Twenty thin sections of additional orthoconic nautiloid specimens (Fig. 3; BSPG 2011 0003-BSPG 2011 0010) from the Buckhorn Asphalt Quarry were prepared to compare their cameral deposits with those present in the specimen BSPG 2011 0002. These additional nautiloids were collected from the same cephalopod coquina that yielded specimen BSPG 2011 0002.
Methods.—The specimen BSPG 2011 0002 was studied using scanning electron microscopy (SEM), an energy dispersive X-ray microanalyzer (EDX), a general area detection diffraction system (GADDS) combined with X-ray diffraction (XRD), and in a series of longitudinal serial thin sections. To prevent disintegration of the specimen the asphalt was not removed during processing. After photographing the specimen, it was embedded in epoxy resin (Araldite BY158 + Aradur21) and longitudinally sectioned. The section was oriented in such way that it cut both holes in the external shell. This resulted in a section that is near the dorsal-ventral plane of symmetry and cuts the siphuncle. The distribution of the cameral deposits indicates the section is nearly parallel to the dorsal-ventral plane. Both halves of the specimen were polished and affixed to glass plates with their interior sides using the epoxy resin Biresin L84.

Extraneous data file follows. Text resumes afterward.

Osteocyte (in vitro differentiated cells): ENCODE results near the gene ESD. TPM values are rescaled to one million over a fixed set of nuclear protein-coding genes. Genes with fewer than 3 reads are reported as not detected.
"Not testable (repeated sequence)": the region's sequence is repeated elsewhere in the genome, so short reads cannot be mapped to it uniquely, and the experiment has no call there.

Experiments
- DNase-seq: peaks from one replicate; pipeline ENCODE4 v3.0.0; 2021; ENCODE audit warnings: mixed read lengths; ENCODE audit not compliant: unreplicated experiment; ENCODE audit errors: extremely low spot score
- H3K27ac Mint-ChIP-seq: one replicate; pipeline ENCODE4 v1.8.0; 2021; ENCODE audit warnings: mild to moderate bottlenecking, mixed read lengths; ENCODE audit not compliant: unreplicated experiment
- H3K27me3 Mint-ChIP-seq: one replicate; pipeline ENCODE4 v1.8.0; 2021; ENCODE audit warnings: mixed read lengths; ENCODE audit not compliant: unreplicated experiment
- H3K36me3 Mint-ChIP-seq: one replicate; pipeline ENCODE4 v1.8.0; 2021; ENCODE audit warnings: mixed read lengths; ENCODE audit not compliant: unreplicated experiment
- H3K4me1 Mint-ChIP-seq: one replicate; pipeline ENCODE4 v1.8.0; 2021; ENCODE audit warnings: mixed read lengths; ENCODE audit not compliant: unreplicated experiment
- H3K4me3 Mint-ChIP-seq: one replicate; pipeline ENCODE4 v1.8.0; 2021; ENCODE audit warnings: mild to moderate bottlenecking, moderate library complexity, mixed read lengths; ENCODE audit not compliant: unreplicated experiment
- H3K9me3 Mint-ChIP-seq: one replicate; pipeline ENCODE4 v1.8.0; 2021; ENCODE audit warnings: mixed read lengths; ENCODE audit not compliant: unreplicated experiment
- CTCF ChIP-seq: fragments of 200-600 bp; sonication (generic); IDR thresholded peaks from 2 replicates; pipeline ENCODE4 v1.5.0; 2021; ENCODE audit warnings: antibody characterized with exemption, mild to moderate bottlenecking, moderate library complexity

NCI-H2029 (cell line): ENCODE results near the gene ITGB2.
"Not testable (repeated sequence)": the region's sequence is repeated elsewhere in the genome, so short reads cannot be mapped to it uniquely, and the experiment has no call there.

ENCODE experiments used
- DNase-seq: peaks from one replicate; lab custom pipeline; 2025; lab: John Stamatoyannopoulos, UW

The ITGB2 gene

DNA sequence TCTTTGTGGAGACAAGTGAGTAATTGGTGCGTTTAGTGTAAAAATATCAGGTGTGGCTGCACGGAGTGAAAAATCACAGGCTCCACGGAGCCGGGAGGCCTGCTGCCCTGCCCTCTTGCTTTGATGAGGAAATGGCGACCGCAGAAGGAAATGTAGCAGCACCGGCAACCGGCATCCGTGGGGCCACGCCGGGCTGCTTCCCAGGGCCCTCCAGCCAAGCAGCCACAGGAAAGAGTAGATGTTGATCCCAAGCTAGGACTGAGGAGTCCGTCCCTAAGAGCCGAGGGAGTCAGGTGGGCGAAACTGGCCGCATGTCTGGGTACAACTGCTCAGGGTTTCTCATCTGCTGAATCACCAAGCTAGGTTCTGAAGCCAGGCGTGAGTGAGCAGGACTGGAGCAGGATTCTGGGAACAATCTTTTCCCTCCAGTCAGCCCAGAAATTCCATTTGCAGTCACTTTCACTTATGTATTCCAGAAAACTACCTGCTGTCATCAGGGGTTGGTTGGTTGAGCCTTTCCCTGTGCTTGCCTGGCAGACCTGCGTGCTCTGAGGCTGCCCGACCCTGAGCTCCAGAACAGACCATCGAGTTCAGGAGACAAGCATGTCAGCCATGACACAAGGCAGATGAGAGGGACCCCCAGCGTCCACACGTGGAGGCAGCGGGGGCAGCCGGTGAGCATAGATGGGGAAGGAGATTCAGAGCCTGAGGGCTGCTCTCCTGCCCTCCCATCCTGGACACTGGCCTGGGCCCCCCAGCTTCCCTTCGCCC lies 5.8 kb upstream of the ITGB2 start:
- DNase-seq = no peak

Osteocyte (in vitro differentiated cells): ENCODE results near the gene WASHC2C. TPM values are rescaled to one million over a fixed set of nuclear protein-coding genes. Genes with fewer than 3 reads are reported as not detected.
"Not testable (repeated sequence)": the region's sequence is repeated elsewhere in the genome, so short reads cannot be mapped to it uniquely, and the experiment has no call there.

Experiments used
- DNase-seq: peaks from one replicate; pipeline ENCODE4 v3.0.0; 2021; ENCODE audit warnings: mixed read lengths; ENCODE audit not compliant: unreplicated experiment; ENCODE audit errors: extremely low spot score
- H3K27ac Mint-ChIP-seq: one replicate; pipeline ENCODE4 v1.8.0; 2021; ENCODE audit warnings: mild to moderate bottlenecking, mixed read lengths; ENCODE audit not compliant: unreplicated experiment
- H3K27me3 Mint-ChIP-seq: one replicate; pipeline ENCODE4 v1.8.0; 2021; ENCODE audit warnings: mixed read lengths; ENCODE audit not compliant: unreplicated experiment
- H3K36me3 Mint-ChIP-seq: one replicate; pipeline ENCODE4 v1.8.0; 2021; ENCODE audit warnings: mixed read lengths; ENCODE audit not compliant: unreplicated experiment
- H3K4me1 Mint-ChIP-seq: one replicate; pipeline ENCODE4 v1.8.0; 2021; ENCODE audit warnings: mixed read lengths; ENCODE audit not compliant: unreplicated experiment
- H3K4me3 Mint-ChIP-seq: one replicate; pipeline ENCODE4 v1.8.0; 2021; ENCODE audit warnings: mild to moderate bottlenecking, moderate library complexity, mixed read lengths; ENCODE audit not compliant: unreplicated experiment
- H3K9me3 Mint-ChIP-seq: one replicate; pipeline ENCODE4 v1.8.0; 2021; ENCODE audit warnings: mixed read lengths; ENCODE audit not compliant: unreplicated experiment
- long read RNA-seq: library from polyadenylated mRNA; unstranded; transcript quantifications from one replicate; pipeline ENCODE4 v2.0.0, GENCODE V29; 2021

One part of the specimen was used for serial sectioning using a MPS 2 300 grinding device (G&N GmbH). The sample was abraded in 100 µm steps. After every step the specimen was photographed. From the final slide a thin section was prepared. The other half of the specimen was used for geochemical sampling (micromill-drilling for isotope samples) and mineralogical investigations (XRD-GADDS; SEM-EDX), and additional thin sections were prepared (Seuss et al. 2012).
A two-dimensional XRD-GADDS-detector was used to determine the shell mineralogy of the specimen. The measurements with XRD-GADDS are carried out on surfaces of objects and are site-specific and non-destructive. For this analysis, one half of the specimen BSPG 2011 0002 was fixed on a glass plate (see above), polished, and cleaned with acetone. The section was placed in the equipment and irradiated with x-rays. The emitted spectrum from the sample was transferred to a computer and reproduced as a spectrum illustrating the diffraction pattern of the reflected irradiation. This spectrum was then converted into a peak diagram. From this diagram, the present mineral phases were identified (see also Seuss et al. 2012).
Mineralogy and shell structure of the specimen were additionally investigated with EDX and SEM, respectively. The samples affixed to the glass plates (see above) were etched with EDTA (ethylenediaminetetraacetic acid) for 5 minutes in order to achieve a structured surface, rinsed with distilled water, and dried. To remove as much hydrocarbon as possible, the samples were cleaned with acetone before sputter-coating them for the investigation with the SEM and the attached EDX-detector.